Risk Factors for Long-Term Arm Morbidities Following Breast Cancer Treatments

ReachMD Healthcare Image


by Impact Journals LLC

Three-dimensional culture of human breast cancer cells, with DNA stained blue and a protein in the cell surface membrane stained green. Image created in 2014 by Tom Misteli, Ph.D., and Karen Meaburn, Ph.D. at the NIH IRP.

A new review paper titled "Risk factors for long-term arm morbidities following breast cancer treatments: A systematic review" has been published in Oncotarget.

In this review, researchers Ifat Klein, Michael Friger, Merav Ben David, and Danit Shahar from Assuta Medical Center and Ben-Gurion University of the Negev in Israel aimed to examine the risk factors for arm morbidity following breast cancer treatments. The team took a broad view of all types of physical morbidity, including prolonged pain, lymphedema, decreased range of motion, and functional limitations.

"A systematic literature review was performed according to Preferred Reporting Items for Systematic Reviews and Meta-Analyses (PRISMA) Guidelines," the researchers write.

Studies exploring the risk factors for prolonged arm morbidity following breast cancer surgery and treatments were included. The studies were assessed independently according to pre-eligibility criteria, following data extraction and methodological quality assessment. In total, 1,242 articles were identified. After removing duplicates, the full texts of 1,153 articles were examined. Sixty-nine of these articles met the criteria and were included in the review.


These 69 articles identified 29 risk factors for arm morbidity following treatments for breast cancer. The risk of bias was evaluated using NIH study quality assessment tools. The studies reviewed were published between 2001 and 2021 and included a total of 22,886 patients who were followed up for between three months and 10 years. The main risk factors for long-term morbidity are removal of lymph nodes from the axilla, body mass index >30, having undergone a mastectomy, the stage of the disease, radiation therapy, chemotherapy, infection and trauma to the affected arm after surgery.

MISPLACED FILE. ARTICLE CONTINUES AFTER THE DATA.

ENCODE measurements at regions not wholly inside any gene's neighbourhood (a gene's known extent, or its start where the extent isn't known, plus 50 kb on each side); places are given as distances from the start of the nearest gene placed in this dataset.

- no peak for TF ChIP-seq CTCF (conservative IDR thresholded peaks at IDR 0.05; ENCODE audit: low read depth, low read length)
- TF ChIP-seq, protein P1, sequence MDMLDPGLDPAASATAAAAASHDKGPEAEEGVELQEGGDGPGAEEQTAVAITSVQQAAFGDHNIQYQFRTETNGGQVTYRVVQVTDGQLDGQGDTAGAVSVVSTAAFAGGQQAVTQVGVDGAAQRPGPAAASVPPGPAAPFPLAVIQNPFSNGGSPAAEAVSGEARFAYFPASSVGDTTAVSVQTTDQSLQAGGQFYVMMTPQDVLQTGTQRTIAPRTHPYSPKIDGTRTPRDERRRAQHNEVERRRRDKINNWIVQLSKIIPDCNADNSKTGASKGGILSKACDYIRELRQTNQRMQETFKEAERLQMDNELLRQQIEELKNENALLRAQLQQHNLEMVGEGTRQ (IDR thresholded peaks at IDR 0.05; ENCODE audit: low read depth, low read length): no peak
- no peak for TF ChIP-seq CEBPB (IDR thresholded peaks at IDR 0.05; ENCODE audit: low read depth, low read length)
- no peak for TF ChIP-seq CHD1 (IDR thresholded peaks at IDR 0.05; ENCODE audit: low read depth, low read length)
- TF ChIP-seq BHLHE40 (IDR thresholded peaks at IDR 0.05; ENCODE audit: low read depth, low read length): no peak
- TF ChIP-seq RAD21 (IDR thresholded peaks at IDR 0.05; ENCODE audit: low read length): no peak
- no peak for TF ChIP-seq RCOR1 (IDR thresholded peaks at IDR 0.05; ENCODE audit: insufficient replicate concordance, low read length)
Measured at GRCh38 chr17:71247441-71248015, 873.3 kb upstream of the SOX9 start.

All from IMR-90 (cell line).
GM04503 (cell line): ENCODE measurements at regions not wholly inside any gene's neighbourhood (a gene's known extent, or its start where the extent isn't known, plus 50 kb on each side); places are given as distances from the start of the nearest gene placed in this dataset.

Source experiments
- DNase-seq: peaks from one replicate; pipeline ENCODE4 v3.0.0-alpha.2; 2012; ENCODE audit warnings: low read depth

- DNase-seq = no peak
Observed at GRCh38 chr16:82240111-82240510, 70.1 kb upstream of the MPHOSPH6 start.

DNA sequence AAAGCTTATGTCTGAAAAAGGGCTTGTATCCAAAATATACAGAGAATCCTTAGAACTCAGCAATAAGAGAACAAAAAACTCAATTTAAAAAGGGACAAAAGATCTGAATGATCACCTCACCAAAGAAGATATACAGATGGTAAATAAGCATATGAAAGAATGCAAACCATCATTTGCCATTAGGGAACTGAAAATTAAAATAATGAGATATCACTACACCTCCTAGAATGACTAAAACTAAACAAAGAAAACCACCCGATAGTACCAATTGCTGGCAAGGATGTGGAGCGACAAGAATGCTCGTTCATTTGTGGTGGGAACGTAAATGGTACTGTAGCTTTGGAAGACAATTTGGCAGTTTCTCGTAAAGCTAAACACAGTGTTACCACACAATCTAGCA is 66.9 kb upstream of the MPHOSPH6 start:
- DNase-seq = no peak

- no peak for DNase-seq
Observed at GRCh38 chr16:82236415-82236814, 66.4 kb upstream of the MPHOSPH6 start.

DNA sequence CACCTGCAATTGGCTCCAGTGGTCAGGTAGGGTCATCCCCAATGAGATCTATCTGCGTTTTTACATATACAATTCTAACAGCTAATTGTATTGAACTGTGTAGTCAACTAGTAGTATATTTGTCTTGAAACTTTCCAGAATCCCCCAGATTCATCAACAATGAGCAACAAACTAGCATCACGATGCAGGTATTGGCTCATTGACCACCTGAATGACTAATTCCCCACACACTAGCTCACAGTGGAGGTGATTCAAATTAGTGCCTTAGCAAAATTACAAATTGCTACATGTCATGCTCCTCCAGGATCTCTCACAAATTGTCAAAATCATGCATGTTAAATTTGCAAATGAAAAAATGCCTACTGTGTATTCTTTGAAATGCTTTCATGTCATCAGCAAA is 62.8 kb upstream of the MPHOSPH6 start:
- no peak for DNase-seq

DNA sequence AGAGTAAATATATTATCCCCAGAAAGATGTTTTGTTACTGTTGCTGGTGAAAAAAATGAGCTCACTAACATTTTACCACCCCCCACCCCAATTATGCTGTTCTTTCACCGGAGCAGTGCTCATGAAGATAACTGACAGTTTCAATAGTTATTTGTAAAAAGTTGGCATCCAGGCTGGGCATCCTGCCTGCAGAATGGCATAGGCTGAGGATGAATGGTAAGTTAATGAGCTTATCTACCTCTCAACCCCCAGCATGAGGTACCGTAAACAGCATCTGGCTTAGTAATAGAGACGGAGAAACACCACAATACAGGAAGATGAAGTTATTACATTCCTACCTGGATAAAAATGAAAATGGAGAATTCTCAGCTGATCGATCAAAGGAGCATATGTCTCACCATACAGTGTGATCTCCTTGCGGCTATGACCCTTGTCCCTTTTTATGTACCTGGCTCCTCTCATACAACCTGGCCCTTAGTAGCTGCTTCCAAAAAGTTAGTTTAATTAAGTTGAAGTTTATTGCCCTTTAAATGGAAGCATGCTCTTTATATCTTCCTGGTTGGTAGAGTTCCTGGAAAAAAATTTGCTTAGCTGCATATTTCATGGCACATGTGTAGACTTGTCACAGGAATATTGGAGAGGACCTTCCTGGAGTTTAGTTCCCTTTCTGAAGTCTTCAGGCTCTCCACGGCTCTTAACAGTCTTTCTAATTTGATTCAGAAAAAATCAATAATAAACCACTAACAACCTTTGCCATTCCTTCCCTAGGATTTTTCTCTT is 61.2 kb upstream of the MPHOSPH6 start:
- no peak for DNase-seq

"An understanding of the risk factors for prolonged arm morbidity after surgery can help doctors and therapists in making personalized decisions about the need and timing of rehabilitation treatments," the researchers conclude.

More information: Ifat Klein et al, Risk factors for long-term arm morbidities following breast cancer treatments: A systematic review, Oncotarget (2023). DOI: 10.18632/oncotarget.28539

Provided by Impact Journals LLC

Citation: Risk factors for long-term arm morbidities following breast cancer treatments (2023, December 11) retrieved 12 December 2023 from https://medicalxpress.com/news/2023-12-factors-long-term-arm-morbidities-breast.html

This document is subject to copyright. Apart from any fair dealing for the purpose of private study or research, no part may be reproduced without the written permission. The content is provided for information purposes only.

Facebook Comments


We’re glad to see you’re enjoying Omnia Education…
but how about a more personalized experience?

Register for free